The present application claims priority to U.S. Provisional application No. 61/515,206, filed Aug. 4, 2011, which is hereby incorporated by reference for all purposes.
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The present invention relates to headphones, and more specifically to a multiple microphone system for an earbud headset.
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OF THE INVENTION
Earbud headsets often come with a microphone built into a small enclosure attached to the speaker wiring. Voice signals recorded by these microphones typically have a low signal to noise ratio (SNR) because of the distance from the speaker's mouth and susceptibility to environmental noise.
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OF THE INVENTION
One way to improve the SNR is through multiple microphones. This disclosure presents a method to accomplish that while retaining compatibility with legacy earbud headsets.
Other systems, methods, features, and advantages of the present disclosure will be or become apparent to one with skill in the art upon examination of the following drawings and detailed description. It is intended that all such additional systems, methods, features, and advantages be included within this description, be within the scope of the present disclosure, and be protected by the accompanying claims.
BRIEF DESCRIPTION OF THE SEVERAL VIEWS OF THE DRAWINGS
Aspects of the disclosure can be better understood with reference to the following drawings. The components in the drawings are not necessarily to scale, emphasis instead being placed upon clearly illustrating the principles of the present disclosure. Moreover, in the drawings, like reference numerals designate corresponding parts throughout the several views, and in which:
FIG. 1 is a diagram of a system for improving the signal to noise ratio of a headset by using dual microphones in accordance with an exemplary embodiment of the present disclosure;
FIG. 2 is a diagram of a system for a simple multiplexer for a dual microphone headset using an oscillator in accordance with an exemplary embodiment of the present disclosure;
FIG. 3 is a diagram of a system for demultiplexer dual microphone headset signals by using carrier tracking in accordance with an exemplary embodiment of the present disclosure;
FIG. 4 is a diagram of a system for a multiplexer using pilot extraction for a modulation frequency in a dual microphone headset in accordance with an exemplary embodiment of the present disclosure;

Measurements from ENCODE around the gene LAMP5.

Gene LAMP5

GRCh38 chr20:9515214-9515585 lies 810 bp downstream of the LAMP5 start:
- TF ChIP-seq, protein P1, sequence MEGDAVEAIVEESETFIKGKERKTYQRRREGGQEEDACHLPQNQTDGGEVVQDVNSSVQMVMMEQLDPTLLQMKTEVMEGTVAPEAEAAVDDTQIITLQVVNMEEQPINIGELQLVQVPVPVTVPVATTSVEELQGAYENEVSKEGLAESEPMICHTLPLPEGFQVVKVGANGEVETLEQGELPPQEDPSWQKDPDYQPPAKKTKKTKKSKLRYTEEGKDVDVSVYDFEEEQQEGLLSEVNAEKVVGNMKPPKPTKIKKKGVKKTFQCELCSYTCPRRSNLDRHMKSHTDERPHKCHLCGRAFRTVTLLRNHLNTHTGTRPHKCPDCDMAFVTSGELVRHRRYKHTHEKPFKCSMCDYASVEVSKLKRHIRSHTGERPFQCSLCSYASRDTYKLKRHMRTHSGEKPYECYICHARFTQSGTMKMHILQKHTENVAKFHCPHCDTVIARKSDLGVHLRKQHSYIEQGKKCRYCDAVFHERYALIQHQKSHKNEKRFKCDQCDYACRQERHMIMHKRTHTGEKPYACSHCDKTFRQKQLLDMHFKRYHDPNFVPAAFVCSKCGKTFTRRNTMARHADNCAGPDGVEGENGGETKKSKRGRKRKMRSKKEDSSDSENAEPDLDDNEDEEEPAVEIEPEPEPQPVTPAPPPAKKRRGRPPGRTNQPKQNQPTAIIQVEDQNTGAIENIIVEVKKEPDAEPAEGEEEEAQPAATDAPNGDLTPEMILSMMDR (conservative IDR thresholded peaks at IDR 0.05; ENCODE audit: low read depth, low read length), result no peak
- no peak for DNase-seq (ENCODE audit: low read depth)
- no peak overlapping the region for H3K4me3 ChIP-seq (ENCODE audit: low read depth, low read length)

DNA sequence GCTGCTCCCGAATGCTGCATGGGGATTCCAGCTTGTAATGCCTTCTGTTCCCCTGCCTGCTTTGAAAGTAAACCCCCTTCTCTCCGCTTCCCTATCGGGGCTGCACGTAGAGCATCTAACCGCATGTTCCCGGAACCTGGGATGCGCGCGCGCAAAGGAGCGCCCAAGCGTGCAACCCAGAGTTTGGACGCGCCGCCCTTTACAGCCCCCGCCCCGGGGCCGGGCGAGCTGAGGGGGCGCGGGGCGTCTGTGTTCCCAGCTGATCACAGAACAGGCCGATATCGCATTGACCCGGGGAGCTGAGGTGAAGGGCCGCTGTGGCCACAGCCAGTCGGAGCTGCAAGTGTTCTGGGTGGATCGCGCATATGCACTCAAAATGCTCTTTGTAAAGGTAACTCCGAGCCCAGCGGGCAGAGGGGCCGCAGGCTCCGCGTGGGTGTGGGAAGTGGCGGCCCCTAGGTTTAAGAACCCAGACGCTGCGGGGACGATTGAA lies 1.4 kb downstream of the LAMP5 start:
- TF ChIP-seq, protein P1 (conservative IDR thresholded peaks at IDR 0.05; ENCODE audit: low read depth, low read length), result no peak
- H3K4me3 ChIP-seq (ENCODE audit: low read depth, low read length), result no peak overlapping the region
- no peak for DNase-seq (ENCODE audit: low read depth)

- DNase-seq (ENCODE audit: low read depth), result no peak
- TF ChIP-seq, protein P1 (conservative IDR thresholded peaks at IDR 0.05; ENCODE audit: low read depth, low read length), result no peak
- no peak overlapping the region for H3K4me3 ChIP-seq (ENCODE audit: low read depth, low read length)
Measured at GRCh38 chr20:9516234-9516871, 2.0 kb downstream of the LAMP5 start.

FIG. 5 is a diagram of a system for a demodulator that uses an oscillator for demodulation and pilot insertion in accordance with an exemplary embodiment of the present disclosure; and
FIG. 6 is a diagram of a system for a signal processing algorithm based on spectral analysis and a spectral subtraction algorithm to generate a noise reduction filter in accordance with an exemplary embodiment of the present disclosure.
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OF THE INVENTION
In the description that follows, like parts are marked throughout the specification and drawings with the same reference numerals. The drawing figures might not be to scale and certain components can be shown in generalized or schematic form and identified by commercial designations in the interest of clarity and conciseness.
Adding a second microphone to a headset assembly, preferably positioned so that the speech level is lower than in the primary microphone but such that it picks up the environmental noise, can be used to improve the signal to noise ratio of a headset microphone. The primary microphone can be placed on the side of the microphone enclosure closer to the user\'s mouth and the environmental noise microphone can point away from the speaker\'s mouth, or other suitable embodiments can be used. These microphones would typically be directional microphones, but could also be omnidirectional. Auto detection can be used to detect which of the microphones is oriented towards the user\'s mouth and which is oriented to pick up ambient sound.
In order to transport the second microphone signal to the codec of the playback/record device (e.g. an iPod), it can be frequency multiplexed with the primary microphone signal, for example by amplitude modulating it with a carrier signal using a dedicated IC. Other suitable modulation processes can also or alternatively be used, such as frequency modulation, time multiplexing methods, OFDM or others. The codec, which can be one that is specifically designed for this purpose, can then demodulate the signal back and with the appropriate signal processing combine the two microphone signals to produce a single input to the audio input sub-system. For other earbud headsets, the codec may detect that no second microphone signal is present and simply feed the single microphone signal through preserving compatibility with such headsets.